Oloroso Asunción is Montilla wine fortified with grape alcohol to reach the required strength of 19% alcohol by volume. Matured and aged in oak where no flor develops, Asunción is a perfect balance of sweet and dry, rich dark amber in colour. It’s often drunk instead of brandy, or with desserts.

Smooth and full-bodied, the Pedro Ximenez Solera 1927 has the taste and rich brown colour of figs. Like a glass of Christmas, this intensely sweet wine is perfect as an after dinner liqueur, and makes a great sauce poured over ice cream!

Finally, the ultimate liqueur wine produced by Alvear is the Pedro Ximenez Solera 1910. Deep mahogany, with a hint of prunes and chocolate, it is perfect to sip with dessert, fruit salad and pastries, or refreshing to drink on its own over ice. Aged for over 30 years, the wine is not even on the market at present, being placed in reserve after Robert Parker gave it 98 out of 100 a few years ago, and sales soared.

Just 16 kilometres down the road in Cordoba, Montilla’s grand neighbour, Montilla fino is drunk ice cold with tapas including olives, prawns and calamares, fried or served in their own ink. In this stronghold of Montilla loyalty, it comes as no surprise to hear that many diners continue to drink it throughout the meal. Montilla is a perfect complement to the range of strong flavours that characterise Andalucian food.

Luckily, there is no shortage of atmospheric old bars and bodegas, both in and around Cordoba, where you can sample Montilla in its native setting. Some of the bodegas even serve their own Montilla. Try it at top Cordoba eatery Bodegas Campo with the creamy cold tomato soup salmorejo, or at bustling Taberna Salinas, with cod ‘sushi’ marinated in orange. Just make sure you don’t ask for sherry!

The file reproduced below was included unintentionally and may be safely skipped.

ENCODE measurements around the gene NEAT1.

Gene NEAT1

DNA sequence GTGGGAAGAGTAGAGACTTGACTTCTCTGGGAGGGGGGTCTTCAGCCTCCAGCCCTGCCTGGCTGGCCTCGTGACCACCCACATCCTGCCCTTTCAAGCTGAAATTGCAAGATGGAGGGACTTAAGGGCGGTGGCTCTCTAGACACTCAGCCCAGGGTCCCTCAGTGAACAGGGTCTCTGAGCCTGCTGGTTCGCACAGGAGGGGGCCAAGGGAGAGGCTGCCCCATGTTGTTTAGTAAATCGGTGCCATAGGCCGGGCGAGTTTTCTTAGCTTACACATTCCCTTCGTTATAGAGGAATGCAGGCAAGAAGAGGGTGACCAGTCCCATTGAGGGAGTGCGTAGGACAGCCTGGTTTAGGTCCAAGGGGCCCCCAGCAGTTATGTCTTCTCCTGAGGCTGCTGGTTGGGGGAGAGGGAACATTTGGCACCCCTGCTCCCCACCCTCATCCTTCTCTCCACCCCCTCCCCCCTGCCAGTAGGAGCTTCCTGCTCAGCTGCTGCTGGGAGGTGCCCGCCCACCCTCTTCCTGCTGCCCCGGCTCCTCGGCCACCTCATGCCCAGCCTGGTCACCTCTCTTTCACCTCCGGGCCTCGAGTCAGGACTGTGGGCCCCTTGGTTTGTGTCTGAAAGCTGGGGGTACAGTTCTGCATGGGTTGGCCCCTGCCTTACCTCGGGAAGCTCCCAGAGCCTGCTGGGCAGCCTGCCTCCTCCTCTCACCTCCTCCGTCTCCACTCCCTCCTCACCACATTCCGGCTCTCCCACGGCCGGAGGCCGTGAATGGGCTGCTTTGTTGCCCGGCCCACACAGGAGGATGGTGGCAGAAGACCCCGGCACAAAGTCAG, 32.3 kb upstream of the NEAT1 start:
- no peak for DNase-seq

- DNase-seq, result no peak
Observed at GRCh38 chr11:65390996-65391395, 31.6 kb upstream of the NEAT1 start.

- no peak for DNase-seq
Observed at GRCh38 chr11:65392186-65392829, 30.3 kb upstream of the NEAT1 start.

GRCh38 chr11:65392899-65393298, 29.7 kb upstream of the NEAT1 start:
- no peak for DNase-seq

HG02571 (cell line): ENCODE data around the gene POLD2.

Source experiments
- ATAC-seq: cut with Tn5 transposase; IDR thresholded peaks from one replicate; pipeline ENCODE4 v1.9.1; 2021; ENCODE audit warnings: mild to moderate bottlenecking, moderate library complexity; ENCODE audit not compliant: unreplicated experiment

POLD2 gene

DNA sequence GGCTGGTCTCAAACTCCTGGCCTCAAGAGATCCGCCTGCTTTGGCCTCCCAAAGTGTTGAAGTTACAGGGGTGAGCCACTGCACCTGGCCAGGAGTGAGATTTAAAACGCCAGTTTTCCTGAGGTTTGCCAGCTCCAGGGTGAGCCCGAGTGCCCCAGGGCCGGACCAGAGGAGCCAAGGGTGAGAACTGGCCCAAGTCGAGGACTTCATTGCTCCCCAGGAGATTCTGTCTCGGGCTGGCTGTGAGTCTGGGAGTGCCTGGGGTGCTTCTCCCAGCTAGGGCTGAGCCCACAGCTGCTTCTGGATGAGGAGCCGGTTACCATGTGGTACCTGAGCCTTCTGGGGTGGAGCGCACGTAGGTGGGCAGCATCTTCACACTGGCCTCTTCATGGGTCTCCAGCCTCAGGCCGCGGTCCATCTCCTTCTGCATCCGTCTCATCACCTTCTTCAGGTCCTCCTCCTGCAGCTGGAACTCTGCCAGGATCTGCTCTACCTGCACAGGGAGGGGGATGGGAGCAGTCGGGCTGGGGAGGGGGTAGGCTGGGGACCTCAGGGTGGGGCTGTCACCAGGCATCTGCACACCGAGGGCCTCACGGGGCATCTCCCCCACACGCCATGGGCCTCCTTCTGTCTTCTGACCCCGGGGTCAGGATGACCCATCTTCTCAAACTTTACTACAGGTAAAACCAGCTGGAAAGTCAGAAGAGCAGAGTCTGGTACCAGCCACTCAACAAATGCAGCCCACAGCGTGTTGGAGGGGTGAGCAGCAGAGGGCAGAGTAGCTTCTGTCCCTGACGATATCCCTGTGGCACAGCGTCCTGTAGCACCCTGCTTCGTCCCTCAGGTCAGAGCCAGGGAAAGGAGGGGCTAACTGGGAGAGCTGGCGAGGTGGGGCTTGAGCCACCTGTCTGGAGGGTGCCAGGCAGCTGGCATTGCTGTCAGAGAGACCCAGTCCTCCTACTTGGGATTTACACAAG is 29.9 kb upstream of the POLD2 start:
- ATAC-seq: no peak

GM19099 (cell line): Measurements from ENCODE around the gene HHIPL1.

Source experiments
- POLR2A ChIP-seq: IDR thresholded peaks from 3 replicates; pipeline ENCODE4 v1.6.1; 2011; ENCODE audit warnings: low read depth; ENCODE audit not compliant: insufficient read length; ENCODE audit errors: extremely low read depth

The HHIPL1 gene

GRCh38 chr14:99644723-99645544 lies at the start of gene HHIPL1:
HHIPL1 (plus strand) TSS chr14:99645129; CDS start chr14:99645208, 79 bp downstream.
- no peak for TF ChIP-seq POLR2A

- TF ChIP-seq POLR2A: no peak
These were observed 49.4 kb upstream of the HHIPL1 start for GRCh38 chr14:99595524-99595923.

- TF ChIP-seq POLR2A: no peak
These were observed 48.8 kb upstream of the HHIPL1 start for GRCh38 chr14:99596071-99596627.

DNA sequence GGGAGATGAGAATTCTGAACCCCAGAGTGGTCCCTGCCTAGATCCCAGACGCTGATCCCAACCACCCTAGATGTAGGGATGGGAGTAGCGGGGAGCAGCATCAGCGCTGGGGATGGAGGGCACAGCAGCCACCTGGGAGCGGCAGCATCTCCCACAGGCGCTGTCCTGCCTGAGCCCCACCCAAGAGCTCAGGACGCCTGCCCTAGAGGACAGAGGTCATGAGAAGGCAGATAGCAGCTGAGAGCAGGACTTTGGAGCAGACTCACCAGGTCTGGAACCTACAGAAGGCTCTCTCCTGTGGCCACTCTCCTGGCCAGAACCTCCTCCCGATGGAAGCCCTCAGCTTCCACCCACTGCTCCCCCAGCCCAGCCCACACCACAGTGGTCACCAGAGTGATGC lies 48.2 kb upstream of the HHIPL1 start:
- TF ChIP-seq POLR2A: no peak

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Comments by other Members

Cornelia at 08:41 on 29 April 2005  Report this post
I'm thinking of going to live in Spain for a year, possibly in the Seville/Cordoba area, so was very interested in this account of the wines of the area. It seemed to me a very lucid account. What is the intended market? Where you commisioned to write about the wine?


Cornelia at 08:44 on 29 April 2005  Report this post
I was very interestd to read this lucid and interesting account of the wines of this part of Andalucia. I have been thinking of going to live there for a year or so, and was considering Seville.

It seems quite long. What is the intended market? Were you commissioned to write it?



Sorry; this seems to have been sent twice.

sue n at 11:44 on 29 April 2005  Report this post
Hi Alegria
I guess this is aimed at a wine magazine, where I'm sure it would do well. As a non-expert who buys wine at the supermarket, I had to read the first half twice to sort out the sherries from the wines etc. (Also Arpi Shiveley is lost on me.)
Once you got onto how it was made I began to enjoy it more. If it is for a wider audience I would think more on the countyside, the people, the food you eat the various wines with etc would make it less 'wine-buffy'.
Good luck
Sue n

Richard Brown at 16:19 on 11 May 2005  Report this post
Mouth-watering in many parts but I agree with Sue n about Arpi. Who he? Just a few words along the 'leading expert' or 'well known viticulturalist' lines would be welcome.

I think you have a rich and evocative style. I could imagine a considerably edited version, which simply introduces the idea of Montilla to the general public without the detail, would be of interest to the broadsheets.